As Haitian Tragedy Unfolds, UB Experts Are Available to Discuss Why We Give, Dangers to Health, Haitian Spirit

Release Date: January 19, 2010

BUFFALO, N.Y. -- As details continue to unfold, medical, cultural and communication experts at the University at Buffalo are available to discuss the catastrophic earthquake that devastated Haiti last week.

A listing of the experts and their commentary is available at http://newstips.buffalo.edu.

People across the nation and around the world are opening their hearts and their wallets in an effort to provide help to the devastated and impoverished Caribbean island nation. It is an instinct that is basic to the human condition, says Thomas H. Feeley, PhD, UB associate professor of communication and an expert on when and why people help and contribute.

"As humans, we are hardwired to help others in need; that is, we are inherently empathetic, altruistic individuals and helping behavior is somewhat automated. Donating also is a form of helping others that allows us to relieve our negative emotions like guilt and sadness that are brought on by emergencies."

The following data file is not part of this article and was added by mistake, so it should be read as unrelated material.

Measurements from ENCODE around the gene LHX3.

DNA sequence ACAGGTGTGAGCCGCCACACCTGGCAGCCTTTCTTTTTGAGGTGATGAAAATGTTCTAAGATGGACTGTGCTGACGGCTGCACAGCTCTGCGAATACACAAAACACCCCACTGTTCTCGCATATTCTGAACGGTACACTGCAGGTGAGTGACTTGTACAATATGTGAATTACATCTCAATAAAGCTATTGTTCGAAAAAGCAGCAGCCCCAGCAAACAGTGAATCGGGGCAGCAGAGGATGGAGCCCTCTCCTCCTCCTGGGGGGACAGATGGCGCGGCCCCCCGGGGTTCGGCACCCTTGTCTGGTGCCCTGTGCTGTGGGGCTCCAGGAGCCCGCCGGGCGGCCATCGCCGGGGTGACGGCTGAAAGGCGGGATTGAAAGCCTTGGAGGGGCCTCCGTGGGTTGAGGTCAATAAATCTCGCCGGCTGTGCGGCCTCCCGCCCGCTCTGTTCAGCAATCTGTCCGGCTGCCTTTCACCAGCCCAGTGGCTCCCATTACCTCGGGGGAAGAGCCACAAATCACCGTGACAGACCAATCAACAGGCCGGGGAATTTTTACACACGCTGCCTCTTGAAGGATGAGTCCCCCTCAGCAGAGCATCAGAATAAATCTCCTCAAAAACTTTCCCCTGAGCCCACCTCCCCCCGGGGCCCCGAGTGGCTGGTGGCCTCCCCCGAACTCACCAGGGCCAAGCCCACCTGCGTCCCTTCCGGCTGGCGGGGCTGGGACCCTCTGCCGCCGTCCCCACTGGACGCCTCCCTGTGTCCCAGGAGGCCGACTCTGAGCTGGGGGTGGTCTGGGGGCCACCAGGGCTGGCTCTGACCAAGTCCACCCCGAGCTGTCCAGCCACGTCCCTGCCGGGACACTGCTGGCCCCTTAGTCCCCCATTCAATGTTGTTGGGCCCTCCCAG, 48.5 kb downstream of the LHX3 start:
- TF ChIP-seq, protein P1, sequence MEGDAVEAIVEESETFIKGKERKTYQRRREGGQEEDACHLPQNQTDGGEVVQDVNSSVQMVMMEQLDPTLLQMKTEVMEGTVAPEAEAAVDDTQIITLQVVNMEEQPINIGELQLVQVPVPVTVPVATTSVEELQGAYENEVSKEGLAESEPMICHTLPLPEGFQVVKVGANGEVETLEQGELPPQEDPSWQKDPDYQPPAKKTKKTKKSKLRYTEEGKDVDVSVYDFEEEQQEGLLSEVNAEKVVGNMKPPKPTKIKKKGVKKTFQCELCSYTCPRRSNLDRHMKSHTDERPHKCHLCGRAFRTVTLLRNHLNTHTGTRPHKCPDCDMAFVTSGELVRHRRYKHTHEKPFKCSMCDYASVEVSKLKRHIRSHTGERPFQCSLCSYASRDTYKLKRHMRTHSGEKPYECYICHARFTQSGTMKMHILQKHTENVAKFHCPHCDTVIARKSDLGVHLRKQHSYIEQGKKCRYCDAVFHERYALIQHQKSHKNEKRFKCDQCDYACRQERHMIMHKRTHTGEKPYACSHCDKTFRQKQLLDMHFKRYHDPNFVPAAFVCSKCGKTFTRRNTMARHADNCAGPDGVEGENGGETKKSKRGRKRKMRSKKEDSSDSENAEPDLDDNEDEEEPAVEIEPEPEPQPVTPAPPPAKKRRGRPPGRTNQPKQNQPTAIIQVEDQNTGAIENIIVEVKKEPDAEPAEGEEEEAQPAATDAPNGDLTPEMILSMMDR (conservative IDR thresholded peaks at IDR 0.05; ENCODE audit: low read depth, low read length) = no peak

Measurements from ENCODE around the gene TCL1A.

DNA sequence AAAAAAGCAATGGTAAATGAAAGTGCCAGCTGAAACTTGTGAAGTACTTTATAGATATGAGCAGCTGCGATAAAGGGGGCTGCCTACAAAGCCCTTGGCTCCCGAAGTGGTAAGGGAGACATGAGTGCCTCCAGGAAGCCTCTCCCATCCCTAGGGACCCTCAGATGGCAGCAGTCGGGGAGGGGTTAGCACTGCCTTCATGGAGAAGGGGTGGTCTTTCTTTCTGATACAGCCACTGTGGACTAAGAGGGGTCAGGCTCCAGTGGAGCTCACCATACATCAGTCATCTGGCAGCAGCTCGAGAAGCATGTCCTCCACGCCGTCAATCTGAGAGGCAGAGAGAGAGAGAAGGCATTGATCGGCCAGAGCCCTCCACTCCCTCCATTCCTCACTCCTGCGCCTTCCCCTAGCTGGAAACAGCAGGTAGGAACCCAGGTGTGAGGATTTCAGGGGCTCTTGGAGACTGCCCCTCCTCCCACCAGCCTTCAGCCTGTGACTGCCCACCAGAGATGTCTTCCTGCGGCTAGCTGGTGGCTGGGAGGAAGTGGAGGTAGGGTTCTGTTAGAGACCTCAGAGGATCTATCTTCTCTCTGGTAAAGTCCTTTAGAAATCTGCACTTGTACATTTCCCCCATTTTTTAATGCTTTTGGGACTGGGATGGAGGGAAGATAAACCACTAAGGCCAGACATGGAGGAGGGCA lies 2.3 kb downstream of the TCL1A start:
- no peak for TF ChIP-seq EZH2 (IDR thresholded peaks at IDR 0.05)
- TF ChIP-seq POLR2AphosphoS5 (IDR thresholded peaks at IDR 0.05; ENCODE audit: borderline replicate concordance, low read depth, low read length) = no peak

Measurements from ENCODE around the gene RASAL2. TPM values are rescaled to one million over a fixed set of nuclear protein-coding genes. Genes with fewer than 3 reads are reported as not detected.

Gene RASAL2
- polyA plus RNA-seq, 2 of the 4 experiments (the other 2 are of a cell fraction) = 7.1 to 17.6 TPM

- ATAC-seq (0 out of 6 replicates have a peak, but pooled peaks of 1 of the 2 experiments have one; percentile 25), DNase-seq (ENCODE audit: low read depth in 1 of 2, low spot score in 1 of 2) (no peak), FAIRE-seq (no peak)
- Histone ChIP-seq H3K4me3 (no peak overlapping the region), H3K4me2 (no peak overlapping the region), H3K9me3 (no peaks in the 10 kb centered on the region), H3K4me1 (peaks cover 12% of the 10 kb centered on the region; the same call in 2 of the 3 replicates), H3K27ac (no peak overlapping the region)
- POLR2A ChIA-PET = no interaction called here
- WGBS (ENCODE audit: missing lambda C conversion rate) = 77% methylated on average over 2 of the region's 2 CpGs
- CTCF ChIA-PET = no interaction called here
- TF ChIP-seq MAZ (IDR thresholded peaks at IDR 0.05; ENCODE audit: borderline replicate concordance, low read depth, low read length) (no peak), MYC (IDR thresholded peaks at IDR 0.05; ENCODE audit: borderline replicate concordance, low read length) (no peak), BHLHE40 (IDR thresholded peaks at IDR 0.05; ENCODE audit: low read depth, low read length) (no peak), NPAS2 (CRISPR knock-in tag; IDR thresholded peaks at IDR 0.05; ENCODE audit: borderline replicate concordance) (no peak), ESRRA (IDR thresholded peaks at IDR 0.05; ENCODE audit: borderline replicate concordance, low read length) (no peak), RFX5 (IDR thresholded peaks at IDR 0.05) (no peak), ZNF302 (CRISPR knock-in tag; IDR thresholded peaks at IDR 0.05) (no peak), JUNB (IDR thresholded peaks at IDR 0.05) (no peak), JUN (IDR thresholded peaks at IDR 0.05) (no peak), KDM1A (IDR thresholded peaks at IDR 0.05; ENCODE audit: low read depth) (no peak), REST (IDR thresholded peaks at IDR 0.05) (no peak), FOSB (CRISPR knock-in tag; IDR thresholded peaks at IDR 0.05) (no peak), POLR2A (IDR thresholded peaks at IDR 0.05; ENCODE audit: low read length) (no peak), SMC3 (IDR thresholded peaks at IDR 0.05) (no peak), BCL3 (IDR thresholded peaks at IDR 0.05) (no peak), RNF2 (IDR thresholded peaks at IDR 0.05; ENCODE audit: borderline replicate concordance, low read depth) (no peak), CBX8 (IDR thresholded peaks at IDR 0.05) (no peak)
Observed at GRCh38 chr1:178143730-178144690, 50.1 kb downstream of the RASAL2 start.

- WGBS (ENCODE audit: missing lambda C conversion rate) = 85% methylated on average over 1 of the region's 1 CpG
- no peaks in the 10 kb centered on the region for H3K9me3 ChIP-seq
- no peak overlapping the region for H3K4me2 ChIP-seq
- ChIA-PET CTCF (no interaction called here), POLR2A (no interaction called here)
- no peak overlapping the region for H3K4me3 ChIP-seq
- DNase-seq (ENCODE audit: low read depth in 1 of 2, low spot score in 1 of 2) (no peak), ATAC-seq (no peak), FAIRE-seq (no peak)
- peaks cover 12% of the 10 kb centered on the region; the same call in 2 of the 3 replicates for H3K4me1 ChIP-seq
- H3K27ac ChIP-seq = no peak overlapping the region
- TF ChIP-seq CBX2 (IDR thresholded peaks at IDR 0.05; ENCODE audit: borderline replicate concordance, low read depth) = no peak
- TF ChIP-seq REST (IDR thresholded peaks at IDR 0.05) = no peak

Haiti has serious existing health problems that will be worsened by the earthquake aftermath if not addressed promptly, says Richard D. Lee, MD, UB professor of medicine and an expert in geographic medicine and public health.

"The lack of safe water, sanitation and cooking fuel very quickly could lead to increases in food and waterborne infections, such as diarrhea, salmonellae and possibly cholera," he says. "Hopefully, serious infections from dead bodies can be avoided, if corpses are collected and buried or cremated fairly quickly."

Anyone who has worked in Haiti knows the need there is almost beyond comprehension, says Patricia Polowy, MS, RN, UB clinical instructor of nursing. What is less well known is the spirit of the Haitian people.

"What are rare are the stories of Haitian grace, courage, profound faith and hope -- qualities that are as deep as the dust in this country and so inscrutable to non-Haitians that we can hardly begin to describe them," she says.

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